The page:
Peter Correale, Health Officer
Gina McConeghy (Pequannock)
Registered Environmental Health Specialist
Registrar of Vital Statistics, Deputy Clerk
111 Ridgedale Avenue, Florham Park, N.J. 07932
Phone: 973-410-5319 Fax: 973-410-5485
Open Monday through Friday from 9:00 a.m. to 4:30 p.m. (excluding holidays)
BOARD OF HEALTH MEMBERS
- Michael Moore, President – Term Expires December 31, 2019
- Marianne Nucci – Term Expires December 31, 2021
- Dr. Raymond Holmes – Term Expires December 31, 2019
- Peter Kleban – Term Expires December 31, 2020
- Sabrina Edmunds – Term Expires December 31, 2021
- Stan Wisnewski – Term Expires December 31, 2020
- Tana LaPlaca – Term Expires December 31, 2020
- Alternate: Kathleen Solar-Greene – Term Expires December 31, 2019
- 2nd Alternate: Jo-Anna Finegan – Term Expires December 31, 2019
The Board of Health meets on the first Wednesday every other month, or as otherwise designated, at 7:00 p.m. at the Borough Hall. Please refer to the Borough Calendar.
The Health Department administers public health services designed to protect the health of our residents and promote a safe environment.
Please Note: Many of the Borough’s Health Services are shared services in conjunction with Pequannock Township. Additional information, including information regarding local retail health inspections can be found on the Township of Pequnnock Health Department Website.
Florham Park animal control services are provided by Millburn Township Animal Control. Residents who are in need of these services or who want to report a lost pet must call the Florham Park Police (non-emergency) @ 973-377-2200.
It is very important that your pet wears his/her current registration tag for easy identification. If a dog is found to be loose and the owner is not known or cannot be located, the dog will be taken to the designated holding facility. The owner will be responsible for any impoundment fees and/or veterinary services provided.
FOR YOUR INFORMATION…
It is very tempting to feed feral cats because they look just like domestic cats. These animals are NOT domesticated. They have been born in the wild and may carry diseases and in some cases, rabies. The feeding of feral cats and other types of wildlife also disrupts their natural feeding habits and can result in wildlife being concentrated at artificial feeding areas like your yard. There are a number of ways to help keep feral cats away from your yard:
1. Remove Food: Feral cats will stay in any area where food is plentiful. Avoid feeding your own pets outdoors and cover trash scraps securely to keep from giving unwelcome cats an easy meal.
2. Close Shelter: All wild animals need a place to sleep and to raise their young. Board up holes in sheds and garages, under decks and porches, or in simple shelters such as wood piles or window wells to avoid providing this shelter to feral cats.
It is against the law in Florham Park to feed feral cats and other wildlife. Violators are subject to prosecution and fines.
Contact the Florham Park Police (973-377-2200) to report any dead deer in the roadway. If there is a deer carcass located on your property, it is your responsibility to arrange for its removal. This can be accomplished two ways:
Contact a carcass removal service to have the carcass removed at your expense.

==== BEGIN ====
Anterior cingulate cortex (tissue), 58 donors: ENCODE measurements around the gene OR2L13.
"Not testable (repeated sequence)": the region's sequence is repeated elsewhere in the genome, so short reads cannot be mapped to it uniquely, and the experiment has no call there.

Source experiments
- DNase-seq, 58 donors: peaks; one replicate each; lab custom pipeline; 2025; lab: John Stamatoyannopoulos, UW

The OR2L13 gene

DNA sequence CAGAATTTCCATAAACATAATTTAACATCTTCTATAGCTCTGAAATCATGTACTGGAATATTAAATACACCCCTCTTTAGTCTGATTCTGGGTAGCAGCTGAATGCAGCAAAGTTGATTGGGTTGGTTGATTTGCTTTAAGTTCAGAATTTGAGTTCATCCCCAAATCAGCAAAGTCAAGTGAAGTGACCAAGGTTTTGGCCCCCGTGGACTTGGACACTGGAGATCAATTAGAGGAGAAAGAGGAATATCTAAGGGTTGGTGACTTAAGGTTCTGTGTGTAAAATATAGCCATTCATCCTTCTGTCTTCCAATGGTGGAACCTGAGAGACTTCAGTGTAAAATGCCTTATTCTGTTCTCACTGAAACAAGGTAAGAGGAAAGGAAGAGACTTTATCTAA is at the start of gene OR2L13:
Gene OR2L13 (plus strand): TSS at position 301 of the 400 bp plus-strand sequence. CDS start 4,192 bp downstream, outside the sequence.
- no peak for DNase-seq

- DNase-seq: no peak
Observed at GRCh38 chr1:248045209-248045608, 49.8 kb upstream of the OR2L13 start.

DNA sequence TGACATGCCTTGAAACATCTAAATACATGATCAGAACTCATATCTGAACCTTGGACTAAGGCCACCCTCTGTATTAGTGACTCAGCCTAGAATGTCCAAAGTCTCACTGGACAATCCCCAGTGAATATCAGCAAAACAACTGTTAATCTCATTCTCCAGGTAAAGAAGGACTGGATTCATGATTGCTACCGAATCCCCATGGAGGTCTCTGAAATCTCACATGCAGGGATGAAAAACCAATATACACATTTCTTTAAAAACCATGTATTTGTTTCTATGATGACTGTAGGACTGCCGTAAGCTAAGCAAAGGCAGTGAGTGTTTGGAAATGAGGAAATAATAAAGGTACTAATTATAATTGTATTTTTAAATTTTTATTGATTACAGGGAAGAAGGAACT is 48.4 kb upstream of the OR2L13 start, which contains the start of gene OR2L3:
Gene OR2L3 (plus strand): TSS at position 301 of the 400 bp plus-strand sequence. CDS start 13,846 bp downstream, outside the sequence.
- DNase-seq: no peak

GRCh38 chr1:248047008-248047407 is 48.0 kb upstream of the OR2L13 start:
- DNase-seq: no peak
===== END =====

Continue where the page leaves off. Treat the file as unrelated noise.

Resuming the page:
Move the carcass to the roadway and contact the Florham Park Police to arrange for pick-up.
Unless it is known that the mother has been killed or injured, the public is urged to leave young wildlife alone. Most times, what appears to be an orphaned young animal is not, and the best thing to do is to leave the animal where it is found.
DEAD BIRDS & SMALL ANIMALS
Dead birds are no longer tested for West Nile Virus. If you have a dead bird or any small animal on your property, wear rubber gloves and place the bird or animal in a garbage bag with the trash
NOCTURNAL ANIMALS OUT DURING THE DAY
If a usually nocturnal animal is out during the day, it does not necessarily mean that the animal is rabid. In the spring and summer it is not uncommon to see an adult raccoon out during daylight hours. In addition, while foxes are most active at night, they, like the raccoons, can be active anytime that food is available.
However, if there is a nocturnal animal out and behaving abnormally, call the FP Police at 973-377-2200. Abnormal behavior can be walking in circles, staggering and falling over, appearing disoriented, unusually aggressive or unusually tame.
All dogs and cats that are at least 7 months old must be licensed each year by the Borough of Florham Park as per Chapter 96 and Chapter 108 of the Code of Florham Park. Dog and cat licenses must be renewed by January 1st of each year. N.J. state law requires that all animals must show proof of a current rabies vaccination that is valid through November 1st of the licensing year in order to renew. There are no exceptions. To download an application, click on the “Quicklinks” tab on the homepage and then click on “Forms.” The pet license application will be listed under Board of Health.
AMERICANS WITH DISABILITIES ACT (ADA) & SERVICE ANIMALS
Federal law, under the Americans with Disabilities Act (ADA), mandates that businesses and organizations that serve the public must allow people with disabilities to bring their service animals into all areas of the facility where customers are normally allowed to go. This federal law applies to all businesses open to the public.
For more information on the laws governing service animals, click here
The Morris County Mosquito Commission is the lead agency for mosquito control in Morris County. If you have questions or would like information on planned mosquito spraying, call 973-285-6450 or you may visit the Commission’s website at: http://morriscountynj.gov/mosquito/
Mosquito breeding around the home can be reduced considerably by eliminating standing water available for mosquito breeding.
Dispose of metal cans, plastic containers, ceramic pots or any other water holding containers that have accumulated on your property.